BB: Do you ever think that you might be in over your head?

EP: Totally, which is why I take off all the time. I haven’t worked since Juno. I went traveling, camping with friends. People are so obsessed with the next thing, progressing, succeeding. Society has such a weird perspective on success. I think whatever progress we have seems to be leading to destruction, which is a really scary thing. And when I start to feel myself attaching my happiness and sense of importance on what I do, that’s when I’m like, “Okay, I need to get my feet on the ground. I have to go remind myself what’s important.” Everything, life, is too fragile for that.

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BB: What are you reading right now?

EP: [Laughs.] Right now, I’m reading something by Daniel Pinchbeck.

BB: No way. Are you reading 2012: The Return of Quetzalcoatl?

EP: Shut up! That’s exactly what I’m reading! Oh wait, my Dad’s calling me. Forget it, he can wait. I read Breaking Open the Head, and I’m also reading a Diane Ackerman book, just cause hers is beautiful, poetic, nature writing, which makes me happy and depressed at the same time. And his stuff, well, it just freaks me out.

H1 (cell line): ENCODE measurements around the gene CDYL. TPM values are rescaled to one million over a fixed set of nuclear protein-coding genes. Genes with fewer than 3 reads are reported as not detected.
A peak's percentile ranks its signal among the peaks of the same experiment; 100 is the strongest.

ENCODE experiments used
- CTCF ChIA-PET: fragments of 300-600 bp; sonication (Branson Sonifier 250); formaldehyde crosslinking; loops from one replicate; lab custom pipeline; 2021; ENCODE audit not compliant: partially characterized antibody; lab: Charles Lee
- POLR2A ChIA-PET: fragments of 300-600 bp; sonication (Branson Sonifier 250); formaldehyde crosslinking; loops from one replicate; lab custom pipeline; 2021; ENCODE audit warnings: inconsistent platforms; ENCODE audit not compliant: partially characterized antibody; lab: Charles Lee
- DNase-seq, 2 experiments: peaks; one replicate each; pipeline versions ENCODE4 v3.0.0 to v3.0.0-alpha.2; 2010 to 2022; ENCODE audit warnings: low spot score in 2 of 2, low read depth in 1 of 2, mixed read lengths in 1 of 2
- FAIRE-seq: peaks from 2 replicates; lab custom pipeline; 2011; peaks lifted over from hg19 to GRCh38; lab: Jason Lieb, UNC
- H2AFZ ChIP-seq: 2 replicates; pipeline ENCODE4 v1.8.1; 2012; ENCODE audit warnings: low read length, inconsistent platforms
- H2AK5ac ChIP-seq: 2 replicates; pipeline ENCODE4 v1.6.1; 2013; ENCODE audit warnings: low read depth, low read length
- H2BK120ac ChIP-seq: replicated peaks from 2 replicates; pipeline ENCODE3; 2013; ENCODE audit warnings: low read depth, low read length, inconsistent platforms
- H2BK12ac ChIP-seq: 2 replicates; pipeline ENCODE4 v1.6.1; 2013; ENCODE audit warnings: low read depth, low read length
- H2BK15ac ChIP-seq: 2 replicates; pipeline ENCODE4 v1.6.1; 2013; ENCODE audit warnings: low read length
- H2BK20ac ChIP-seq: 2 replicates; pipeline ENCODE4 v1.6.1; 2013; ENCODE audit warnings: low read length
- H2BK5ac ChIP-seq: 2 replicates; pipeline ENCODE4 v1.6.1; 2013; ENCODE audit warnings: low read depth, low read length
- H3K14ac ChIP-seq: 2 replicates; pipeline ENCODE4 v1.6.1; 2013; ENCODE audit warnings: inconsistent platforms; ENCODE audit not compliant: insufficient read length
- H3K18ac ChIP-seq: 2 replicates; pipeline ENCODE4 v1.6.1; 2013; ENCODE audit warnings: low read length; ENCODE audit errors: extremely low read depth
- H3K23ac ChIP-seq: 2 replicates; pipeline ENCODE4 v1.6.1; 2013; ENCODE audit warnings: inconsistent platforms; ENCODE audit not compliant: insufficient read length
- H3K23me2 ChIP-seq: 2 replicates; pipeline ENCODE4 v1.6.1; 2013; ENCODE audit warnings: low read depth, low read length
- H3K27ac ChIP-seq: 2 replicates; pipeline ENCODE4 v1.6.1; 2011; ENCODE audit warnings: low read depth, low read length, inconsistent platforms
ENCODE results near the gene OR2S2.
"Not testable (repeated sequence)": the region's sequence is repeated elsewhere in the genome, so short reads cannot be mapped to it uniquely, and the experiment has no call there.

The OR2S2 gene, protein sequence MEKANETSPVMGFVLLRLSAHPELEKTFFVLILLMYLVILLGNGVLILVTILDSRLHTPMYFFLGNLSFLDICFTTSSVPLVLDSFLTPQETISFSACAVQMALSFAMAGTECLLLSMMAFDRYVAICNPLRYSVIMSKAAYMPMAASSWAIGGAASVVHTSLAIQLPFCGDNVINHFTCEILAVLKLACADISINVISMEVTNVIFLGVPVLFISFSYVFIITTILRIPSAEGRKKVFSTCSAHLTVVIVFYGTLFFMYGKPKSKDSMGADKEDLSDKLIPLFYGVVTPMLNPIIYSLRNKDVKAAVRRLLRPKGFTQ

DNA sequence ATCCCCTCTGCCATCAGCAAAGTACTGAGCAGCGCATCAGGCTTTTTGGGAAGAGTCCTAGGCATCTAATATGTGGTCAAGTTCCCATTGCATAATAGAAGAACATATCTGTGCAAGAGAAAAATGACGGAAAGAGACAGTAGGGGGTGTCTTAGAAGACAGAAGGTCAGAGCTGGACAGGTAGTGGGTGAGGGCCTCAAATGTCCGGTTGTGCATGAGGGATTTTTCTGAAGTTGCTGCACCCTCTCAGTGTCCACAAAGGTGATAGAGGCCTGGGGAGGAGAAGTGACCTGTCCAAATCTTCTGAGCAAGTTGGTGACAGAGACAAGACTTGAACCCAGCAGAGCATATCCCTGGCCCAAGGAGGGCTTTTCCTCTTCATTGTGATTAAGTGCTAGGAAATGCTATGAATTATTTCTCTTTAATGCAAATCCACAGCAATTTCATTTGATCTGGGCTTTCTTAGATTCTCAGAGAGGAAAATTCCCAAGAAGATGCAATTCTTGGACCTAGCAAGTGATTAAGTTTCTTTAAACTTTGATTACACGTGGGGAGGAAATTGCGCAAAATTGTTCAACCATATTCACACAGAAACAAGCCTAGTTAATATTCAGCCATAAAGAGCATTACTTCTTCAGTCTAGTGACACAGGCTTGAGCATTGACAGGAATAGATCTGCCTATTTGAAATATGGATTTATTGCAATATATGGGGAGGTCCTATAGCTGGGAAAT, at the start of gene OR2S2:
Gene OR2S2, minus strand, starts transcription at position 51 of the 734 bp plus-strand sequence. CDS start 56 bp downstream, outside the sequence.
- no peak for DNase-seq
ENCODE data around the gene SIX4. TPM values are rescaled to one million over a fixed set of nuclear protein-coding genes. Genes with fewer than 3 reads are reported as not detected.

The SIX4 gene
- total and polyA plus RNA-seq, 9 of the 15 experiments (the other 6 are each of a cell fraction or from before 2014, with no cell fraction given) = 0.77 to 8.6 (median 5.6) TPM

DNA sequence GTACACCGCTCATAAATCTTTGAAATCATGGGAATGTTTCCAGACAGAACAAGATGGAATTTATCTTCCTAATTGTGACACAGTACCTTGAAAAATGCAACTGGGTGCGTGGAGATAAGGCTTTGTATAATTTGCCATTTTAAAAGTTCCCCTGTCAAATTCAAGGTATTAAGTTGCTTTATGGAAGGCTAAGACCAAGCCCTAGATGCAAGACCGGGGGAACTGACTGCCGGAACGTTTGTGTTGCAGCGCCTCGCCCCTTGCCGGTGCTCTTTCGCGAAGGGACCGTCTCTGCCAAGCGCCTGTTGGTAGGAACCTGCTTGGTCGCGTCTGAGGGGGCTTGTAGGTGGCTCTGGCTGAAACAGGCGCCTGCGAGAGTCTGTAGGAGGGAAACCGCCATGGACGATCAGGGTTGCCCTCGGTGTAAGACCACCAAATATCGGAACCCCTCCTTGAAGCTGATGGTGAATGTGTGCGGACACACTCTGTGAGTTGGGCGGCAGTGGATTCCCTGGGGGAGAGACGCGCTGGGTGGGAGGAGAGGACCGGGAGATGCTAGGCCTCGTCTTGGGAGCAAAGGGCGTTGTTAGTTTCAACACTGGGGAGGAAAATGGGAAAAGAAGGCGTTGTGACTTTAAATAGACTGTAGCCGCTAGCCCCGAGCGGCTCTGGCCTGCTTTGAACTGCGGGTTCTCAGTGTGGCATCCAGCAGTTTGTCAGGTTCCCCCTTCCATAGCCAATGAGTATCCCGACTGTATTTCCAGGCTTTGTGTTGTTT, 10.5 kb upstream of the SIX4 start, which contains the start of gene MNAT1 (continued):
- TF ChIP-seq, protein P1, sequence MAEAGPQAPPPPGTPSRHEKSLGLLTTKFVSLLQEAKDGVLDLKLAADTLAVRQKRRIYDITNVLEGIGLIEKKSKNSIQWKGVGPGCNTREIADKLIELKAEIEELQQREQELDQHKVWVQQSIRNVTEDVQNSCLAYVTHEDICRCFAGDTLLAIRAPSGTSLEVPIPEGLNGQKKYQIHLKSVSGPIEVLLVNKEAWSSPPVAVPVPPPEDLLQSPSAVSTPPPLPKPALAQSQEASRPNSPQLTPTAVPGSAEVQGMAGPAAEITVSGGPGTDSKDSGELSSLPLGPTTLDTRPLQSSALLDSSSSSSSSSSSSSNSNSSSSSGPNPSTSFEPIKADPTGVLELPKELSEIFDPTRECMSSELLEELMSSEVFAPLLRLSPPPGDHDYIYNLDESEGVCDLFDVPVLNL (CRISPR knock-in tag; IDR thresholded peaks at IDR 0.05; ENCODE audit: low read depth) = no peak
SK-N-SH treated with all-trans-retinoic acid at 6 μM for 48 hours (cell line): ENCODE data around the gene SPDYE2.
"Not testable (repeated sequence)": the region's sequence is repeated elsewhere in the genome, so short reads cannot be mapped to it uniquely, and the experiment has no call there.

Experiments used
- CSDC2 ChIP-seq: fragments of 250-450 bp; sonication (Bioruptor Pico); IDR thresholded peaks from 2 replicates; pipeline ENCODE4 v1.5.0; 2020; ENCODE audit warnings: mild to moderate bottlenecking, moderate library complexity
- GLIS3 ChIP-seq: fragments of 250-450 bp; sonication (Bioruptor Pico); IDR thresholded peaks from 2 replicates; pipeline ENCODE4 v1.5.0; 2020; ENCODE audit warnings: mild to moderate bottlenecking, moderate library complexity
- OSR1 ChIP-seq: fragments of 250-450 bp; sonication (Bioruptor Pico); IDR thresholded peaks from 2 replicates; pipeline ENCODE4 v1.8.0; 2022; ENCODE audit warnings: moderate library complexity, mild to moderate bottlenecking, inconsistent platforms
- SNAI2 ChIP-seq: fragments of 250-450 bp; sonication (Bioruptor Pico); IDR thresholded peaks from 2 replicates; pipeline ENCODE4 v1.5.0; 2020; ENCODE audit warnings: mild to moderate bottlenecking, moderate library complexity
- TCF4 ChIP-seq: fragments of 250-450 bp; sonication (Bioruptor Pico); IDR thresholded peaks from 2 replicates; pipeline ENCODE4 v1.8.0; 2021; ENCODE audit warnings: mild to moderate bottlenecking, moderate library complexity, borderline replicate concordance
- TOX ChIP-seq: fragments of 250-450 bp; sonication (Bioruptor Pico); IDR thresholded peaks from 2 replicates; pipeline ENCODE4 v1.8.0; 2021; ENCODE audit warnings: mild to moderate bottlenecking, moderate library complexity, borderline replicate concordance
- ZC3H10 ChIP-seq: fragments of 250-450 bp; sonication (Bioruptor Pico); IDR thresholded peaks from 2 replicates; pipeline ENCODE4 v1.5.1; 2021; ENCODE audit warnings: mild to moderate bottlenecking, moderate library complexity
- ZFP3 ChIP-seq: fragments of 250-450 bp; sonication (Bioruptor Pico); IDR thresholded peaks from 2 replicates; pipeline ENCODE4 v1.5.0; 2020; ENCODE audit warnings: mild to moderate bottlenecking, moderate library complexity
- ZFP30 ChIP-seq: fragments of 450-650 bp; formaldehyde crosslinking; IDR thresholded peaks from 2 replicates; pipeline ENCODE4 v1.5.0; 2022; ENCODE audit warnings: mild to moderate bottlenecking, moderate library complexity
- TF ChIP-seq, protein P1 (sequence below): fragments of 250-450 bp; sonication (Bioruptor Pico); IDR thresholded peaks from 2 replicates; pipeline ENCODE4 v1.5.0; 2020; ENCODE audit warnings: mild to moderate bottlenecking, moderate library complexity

BB: Your projects are dark. Why are you drawn to stuff like this?

EP: Challenge is a big aspect of it, because if it’s not a challenge, then I’m bored. And if I’m bored, then I’m not passionate. And if I’m not passionate, then I get depressed. It definitely is a form of escapism, and I’m addicted to it. That’s actually why I took some time off. I said to myself, “I’m fine as myself, as a normal human being.” These roles have come to me, and the characters tend to branch away from stereotype, and offer me the ability to connect with them. BB: What’s more challenging for you, tragedy or comedy?